The Lover by Marguerite Duras. This is an essay on the style of writing, the crucial moments, and important images of the story.

Essay by yimmer16University, Bachelor'sA-, December 2003

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The Lover

In Marguerite Duras' novel, The Lover, there are many aspects or styles that this book differs from the other two books we have read thus far. The style of writing, the setting, crucial moments, and important images are a few of the aspects that set this book apart from most others.

The style of writing used in this book is different from that of the first two books. The Stranger was written in chapter form with two separate sections or parts. Snow Country was written in to two different parts. The big difference between these two and The Lover are that this book was not written with any chapters. It was written down as if she only wrote bits and pieces at a time. She must have written things down as they came to her or as she felt like putting them down. There is no order or sense of the story being told in a specific order.

It seems as though you could take one paragraph and move it in front of another or in back of a different one and the story would not miss a beat. This makes this novel unique in a way that most novels are not.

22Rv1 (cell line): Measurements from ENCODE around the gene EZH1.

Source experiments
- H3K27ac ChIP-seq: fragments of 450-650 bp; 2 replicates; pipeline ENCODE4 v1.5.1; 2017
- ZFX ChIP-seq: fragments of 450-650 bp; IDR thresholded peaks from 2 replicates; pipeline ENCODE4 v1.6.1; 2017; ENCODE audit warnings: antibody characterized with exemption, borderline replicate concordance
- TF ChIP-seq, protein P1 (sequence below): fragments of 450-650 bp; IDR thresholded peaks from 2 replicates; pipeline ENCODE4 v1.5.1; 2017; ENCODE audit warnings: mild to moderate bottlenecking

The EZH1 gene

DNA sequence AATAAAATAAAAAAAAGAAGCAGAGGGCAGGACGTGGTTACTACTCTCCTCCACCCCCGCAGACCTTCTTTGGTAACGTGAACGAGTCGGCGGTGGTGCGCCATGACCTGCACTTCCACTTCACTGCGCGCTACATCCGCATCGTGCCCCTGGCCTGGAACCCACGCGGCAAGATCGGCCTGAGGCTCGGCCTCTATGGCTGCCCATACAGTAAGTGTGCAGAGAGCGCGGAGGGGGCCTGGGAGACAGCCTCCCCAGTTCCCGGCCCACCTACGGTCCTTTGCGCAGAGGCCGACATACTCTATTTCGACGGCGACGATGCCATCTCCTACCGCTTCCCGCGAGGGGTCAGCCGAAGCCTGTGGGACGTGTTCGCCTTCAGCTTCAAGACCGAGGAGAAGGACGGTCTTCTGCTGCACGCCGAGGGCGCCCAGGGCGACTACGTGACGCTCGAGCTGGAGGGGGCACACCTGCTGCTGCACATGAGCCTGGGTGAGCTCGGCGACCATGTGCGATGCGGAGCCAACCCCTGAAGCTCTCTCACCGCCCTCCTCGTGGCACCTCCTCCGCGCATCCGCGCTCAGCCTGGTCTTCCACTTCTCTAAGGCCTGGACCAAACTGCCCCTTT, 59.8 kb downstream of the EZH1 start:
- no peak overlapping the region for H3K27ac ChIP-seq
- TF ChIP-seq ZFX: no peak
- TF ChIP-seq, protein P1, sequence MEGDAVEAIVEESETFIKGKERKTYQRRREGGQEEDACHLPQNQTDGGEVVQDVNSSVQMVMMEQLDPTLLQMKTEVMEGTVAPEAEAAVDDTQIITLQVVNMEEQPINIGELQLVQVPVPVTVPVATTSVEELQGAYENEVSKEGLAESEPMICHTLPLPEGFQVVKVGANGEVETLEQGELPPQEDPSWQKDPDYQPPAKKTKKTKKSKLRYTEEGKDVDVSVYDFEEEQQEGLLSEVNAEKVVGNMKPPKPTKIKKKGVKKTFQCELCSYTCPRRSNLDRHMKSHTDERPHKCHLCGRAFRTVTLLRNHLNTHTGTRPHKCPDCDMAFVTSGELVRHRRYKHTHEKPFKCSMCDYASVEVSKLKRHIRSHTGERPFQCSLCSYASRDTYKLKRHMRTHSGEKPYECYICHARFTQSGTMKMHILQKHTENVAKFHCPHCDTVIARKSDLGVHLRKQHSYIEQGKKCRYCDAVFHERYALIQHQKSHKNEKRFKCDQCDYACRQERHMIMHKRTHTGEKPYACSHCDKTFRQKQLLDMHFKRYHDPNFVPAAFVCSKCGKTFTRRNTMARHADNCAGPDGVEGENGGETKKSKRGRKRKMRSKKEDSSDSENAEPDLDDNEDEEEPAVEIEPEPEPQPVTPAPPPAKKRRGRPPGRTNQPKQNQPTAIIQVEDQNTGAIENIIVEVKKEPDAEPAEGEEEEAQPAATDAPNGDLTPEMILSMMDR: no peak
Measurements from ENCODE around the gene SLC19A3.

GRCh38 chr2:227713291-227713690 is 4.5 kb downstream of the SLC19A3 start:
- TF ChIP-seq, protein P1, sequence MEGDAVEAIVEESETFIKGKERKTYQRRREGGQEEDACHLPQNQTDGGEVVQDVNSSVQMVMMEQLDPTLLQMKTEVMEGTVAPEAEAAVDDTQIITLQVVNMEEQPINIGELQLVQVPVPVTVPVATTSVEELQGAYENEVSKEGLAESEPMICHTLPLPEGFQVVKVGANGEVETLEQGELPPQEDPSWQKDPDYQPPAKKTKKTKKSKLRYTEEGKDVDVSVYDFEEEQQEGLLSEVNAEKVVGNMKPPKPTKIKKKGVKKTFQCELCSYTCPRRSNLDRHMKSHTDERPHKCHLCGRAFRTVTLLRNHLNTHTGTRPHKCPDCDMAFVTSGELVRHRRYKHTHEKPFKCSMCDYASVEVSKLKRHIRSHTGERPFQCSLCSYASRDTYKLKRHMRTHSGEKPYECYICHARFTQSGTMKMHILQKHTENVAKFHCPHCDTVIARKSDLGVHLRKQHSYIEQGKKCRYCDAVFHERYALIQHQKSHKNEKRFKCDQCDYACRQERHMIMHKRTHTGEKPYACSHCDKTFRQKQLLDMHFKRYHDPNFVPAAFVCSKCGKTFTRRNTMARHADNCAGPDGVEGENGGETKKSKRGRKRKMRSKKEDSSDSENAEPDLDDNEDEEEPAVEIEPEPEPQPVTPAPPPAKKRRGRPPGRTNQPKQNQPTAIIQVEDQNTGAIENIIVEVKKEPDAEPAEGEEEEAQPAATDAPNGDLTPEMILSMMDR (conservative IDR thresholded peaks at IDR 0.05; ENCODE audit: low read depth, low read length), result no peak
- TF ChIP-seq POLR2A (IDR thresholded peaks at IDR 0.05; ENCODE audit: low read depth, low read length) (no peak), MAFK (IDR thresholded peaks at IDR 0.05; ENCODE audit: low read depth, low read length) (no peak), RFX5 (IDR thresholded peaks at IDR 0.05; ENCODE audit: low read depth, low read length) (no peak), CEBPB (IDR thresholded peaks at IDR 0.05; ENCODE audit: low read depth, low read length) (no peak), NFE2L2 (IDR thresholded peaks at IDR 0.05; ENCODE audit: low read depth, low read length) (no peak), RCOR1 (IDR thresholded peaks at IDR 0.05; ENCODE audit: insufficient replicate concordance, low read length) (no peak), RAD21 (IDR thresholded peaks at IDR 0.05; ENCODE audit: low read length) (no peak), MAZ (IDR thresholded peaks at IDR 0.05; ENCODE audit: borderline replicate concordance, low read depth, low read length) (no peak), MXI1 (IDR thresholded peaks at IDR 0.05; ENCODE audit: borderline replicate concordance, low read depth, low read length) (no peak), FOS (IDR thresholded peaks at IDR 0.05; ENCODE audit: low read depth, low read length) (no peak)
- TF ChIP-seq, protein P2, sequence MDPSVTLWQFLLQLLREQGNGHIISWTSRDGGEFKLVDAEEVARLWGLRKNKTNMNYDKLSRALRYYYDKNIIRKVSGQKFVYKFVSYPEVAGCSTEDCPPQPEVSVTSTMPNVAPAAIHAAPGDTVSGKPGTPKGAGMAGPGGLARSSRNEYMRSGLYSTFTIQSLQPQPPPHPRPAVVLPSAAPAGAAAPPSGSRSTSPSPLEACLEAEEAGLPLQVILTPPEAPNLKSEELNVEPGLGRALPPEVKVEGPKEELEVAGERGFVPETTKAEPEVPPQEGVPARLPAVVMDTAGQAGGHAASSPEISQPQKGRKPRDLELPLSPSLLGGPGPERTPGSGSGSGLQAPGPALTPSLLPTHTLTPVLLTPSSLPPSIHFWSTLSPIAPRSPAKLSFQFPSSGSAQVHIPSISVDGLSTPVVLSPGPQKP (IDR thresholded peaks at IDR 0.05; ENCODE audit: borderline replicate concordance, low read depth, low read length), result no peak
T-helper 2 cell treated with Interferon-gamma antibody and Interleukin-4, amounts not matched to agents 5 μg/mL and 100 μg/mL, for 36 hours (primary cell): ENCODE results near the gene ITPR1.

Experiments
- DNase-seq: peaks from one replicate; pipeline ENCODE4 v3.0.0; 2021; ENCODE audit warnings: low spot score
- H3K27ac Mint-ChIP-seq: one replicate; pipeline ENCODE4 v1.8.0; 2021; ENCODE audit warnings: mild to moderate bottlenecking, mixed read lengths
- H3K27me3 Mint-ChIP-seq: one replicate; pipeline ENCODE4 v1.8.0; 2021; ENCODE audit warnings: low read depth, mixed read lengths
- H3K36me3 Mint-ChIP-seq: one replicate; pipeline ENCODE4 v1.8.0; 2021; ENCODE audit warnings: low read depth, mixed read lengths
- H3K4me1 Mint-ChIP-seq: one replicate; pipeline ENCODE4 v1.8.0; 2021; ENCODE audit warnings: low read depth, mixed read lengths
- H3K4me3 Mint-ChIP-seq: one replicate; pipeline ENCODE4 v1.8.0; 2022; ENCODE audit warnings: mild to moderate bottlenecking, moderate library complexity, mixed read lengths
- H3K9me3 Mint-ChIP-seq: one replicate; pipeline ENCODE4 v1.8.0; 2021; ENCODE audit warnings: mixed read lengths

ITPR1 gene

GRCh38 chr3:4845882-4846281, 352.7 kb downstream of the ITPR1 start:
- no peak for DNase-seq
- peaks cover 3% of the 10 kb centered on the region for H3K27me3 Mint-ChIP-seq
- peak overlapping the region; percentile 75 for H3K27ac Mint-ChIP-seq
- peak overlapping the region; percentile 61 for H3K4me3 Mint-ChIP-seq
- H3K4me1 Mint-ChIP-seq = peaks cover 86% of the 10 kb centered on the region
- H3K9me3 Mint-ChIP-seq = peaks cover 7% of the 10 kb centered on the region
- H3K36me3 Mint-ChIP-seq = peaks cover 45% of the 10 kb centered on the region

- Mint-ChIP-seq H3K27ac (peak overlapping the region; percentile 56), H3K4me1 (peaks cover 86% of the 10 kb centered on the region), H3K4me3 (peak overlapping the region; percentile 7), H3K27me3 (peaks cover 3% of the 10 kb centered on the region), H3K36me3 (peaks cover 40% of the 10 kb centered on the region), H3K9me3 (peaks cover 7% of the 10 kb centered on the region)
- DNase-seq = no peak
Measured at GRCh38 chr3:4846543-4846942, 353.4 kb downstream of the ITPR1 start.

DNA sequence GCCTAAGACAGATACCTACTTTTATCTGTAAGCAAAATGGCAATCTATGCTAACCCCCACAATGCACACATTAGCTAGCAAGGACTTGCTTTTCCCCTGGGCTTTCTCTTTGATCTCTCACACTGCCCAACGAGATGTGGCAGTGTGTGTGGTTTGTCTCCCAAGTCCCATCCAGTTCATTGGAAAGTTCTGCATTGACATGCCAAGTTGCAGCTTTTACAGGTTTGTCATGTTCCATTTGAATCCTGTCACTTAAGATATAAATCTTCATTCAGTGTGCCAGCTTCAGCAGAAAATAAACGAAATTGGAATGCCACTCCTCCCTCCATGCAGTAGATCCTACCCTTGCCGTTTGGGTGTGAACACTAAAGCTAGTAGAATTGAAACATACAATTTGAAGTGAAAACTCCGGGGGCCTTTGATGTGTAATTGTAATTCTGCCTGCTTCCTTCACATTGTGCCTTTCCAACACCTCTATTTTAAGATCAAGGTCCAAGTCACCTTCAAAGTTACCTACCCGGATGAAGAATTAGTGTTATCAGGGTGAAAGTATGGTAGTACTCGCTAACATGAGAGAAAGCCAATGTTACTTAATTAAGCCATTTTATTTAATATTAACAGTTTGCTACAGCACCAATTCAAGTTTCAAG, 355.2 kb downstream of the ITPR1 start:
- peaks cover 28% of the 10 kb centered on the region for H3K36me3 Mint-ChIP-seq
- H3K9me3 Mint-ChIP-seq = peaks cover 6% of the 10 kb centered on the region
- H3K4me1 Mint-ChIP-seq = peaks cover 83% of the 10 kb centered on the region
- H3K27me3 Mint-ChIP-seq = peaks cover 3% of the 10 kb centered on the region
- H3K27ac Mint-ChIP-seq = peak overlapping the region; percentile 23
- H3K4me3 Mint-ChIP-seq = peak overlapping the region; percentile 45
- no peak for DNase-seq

There are many different crucial moments or topics that continue to reappear throughout the novel. The first one that comes to mind is the topic of desire. Throughout the entire novel one of the major themes is this idea of desire. An example of this desire is evident on page 42 where the Chinese man and her are making love. "He smells pleasantly of English cigarettes, expensive perfume, honey, his skin has taken on the scent of silk, the fruity smell of silk tussore, the smell of gold, he's desirable. I tell him of...